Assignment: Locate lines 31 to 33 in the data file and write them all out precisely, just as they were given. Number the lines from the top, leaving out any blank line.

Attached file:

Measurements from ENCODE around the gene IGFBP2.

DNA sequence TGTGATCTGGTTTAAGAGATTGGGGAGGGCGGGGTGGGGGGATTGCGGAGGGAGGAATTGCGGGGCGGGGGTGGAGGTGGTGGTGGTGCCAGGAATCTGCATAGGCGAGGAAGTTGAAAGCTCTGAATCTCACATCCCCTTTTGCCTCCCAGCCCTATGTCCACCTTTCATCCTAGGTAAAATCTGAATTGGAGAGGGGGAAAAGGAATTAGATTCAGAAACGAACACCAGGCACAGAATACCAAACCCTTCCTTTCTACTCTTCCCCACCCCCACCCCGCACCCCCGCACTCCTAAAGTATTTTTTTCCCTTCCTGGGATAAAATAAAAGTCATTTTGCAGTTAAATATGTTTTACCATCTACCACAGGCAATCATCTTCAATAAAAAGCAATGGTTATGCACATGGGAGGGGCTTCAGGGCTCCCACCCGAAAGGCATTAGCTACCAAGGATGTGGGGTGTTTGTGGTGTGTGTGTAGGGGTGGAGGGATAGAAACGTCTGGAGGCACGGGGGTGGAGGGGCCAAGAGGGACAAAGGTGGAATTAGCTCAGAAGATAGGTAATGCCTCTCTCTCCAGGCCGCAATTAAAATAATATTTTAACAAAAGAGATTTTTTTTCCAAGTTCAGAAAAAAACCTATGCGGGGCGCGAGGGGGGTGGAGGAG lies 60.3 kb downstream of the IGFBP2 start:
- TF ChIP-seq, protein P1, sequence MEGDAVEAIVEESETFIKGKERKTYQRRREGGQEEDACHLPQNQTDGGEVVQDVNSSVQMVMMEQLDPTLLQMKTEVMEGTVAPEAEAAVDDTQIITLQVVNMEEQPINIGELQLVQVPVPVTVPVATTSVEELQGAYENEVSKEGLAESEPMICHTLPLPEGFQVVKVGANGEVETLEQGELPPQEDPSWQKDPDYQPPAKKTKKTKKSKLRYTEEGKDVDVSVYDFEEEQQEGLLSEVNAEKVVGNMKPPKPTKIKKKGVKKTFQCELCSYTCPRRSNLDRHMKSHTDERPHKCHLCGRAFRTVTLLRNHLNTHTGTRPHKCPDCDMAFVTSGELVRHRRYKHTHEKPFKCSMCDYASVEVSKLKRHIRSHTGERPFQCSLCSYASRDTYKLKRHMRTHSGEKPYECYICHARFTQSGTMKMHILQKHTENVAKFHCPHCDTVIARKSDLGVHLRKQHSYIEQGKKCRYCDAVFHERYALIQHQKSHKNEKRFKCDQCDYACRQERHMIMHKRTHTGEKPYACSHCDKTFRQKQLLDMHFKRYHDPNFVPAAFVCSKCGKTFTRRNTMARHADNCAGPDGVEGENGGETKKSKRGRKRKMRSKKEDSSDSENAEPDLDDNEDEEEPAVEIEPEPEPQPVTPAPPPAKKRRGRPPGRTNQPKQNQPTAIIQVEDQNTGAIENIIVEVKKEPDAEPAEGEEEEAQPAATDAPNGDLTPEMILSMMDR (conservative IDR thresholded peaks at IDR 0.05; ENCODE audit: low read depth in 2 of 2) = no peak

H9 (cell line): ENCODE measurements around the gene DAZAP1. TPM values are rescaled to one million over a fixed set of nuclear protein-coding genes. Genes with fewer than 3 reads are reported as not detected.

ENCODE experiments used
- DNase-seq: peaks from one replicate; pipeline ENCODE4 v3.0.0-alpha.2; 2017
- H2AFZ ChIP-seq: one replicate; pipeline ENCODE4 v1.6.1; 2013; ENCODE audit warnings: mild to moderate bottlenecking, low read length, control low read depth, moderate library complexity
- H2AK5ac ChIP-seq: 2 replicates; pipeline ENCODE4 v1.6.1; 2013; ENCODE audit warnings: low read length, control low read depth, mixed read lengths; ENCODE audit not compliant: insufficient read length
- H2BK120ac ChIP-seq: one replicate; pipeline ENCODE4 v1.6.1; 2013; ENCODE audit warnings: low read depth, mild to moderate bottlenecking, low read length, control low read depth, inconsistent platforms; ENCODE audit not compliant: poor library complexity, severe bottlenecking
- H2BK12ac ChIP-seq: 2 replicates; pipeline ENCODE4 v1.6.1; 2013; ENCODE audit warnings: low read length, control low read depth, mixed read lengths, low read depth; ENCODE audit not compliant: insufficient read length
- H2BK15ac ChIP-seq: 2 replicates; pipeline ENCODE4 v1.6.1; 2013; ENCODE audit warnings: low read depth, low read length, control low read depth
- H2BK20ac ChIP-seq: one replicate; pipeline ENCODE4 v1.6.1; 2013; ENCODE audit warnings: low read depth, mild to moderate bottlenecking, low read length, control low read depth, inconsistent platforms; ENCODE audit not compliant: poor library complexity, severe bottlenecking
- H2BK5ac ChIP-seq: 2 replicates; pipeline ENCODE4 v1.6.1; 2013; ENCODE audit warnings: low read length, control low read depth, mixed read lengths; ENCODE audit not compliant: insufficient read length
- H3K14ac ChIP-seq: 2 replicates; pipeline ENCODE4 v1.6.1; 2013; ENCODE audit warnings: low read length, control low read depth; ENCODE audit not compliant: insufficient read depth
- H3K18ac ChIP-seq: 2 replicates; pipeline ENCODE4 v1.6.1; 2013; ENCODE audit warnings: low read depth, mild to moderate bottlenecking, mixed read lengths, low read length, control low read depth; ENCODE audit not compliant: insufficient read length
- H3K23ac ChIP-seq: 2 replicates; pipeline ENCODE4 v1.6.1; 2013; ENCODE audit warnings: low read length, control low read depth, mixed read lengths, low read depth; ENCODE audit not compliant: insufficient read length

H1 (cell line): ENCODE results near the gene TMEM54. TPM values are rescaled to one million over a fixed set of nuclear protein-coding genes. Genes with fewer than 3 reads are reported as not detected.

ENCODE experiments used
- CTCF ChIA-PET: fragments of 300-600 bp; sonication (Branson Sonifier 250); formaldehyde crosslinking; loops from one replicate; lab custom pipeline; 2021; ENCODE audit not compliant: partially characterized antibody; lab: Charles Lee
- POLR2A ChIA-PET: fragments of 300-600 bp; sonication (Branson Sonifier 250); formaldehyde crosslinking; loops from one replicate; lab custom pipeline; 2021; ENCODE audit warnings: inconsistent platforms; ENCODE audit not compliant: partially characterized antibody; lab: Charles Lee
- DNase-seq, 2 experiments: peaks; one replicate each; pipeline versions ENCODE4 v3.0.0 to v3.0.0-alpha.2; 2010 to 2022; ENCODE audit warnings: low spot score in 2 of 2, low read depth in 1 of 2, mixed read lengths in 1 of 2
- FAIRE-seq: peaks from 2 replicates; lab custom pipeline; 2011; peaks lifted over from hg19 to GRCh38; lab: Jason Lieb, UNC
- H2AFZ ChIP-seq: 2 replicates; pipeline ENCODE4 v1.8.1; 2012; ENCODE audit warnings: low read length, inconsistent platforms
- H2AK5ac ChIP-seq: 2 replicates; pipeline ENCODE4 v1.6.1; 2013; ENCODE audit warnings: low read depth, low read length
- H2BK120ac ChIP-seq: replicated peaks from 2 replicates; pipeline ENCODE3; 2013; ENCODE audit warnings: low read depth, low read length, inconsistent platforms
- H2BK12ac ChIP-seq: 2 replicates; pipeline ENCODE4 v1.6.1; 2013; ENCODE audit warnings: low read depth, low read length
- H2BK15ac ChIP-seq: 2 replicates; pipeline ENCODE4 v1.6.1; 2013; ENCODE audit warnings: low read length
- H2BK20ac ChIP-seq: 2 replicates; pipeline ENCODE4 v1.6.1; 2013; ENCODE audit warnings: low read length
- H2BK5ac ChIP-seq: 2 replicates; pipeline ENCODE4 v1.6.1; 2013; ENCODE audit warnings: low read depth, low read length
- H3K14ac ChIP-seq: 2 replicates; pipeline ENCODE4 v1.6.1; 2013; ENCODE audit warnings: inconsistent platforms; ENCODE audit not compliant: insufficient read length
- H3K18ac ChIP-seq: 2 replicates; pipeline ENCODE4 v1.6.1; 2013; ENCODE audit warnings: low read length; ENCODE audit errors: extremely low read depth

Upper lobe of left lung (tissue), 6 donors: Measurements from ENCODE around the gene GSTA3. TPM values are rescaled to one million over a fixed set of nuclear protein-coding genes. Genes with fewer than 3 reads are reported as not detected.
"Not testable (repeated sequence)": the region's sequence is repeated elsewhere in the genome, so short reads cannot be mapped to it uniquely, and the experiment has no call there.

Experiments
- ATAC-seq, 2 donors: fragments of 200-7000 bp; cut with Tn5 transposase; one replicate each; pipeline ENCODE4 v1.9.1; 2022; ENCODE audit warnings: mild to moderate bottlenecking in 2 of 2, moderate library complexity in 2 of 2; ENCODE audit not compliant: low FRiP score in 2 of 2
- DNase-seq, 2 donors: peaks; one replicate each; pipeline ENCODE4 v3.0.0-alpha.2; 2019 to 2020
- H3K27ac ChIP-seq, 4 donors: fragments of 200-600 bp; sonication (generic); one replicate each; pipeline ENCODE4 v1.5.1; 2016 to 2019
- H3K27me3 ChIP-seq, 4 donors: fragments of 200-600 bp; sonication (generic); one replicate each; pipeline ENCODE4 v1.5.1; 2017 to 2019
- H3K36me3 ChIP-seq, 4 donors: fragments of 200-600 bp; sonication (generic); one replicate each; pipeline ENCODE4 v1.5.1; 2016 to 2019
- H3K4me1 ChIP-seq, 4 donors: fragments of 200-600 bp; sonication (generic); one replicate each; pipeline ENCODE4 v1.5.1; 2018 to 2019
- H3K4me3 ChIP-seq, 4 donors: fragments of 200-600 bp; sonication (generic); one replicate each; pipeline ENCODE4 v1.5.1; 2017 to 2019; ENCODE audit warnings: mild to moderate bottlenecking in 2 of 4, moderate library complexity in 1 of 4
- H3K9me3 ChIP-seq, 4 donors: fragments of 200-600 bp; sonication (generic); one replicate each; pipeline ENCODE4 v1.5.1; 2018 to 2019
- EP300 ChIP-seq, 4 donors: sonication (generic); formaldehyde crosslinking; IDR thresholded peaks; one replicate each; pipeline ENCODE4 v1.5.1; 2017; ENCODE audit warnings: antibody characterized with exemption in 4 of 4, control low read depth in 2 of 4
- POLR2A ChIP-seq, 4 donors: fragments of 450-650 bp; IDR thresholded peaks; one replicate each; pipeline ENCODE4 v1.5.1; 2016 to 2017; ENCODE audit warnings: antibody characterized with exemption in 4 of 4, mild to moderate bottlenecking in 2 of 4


- H3K18ac ChIP-seq: 2 replicates; pipeline ENCODE4 v1.6.1; 2013; ENCODE audit warnings: low read length; ENCODE audit errors: extremely low read depth

Upper lobe of left lung (tissue), 6 donors: Measurements from ENCODE around the gene GSTA3. TPM values are rescaled to one million over a fixed set of nuclear protein-coding genes. Genes with fewer than 3 reads are reported as not detected.
"Not testable (repeated sequence)": the region's sequence is repeated elsewhere in the genome, so short reads cannot be mapped to it uniquely, and the experiment has no call there.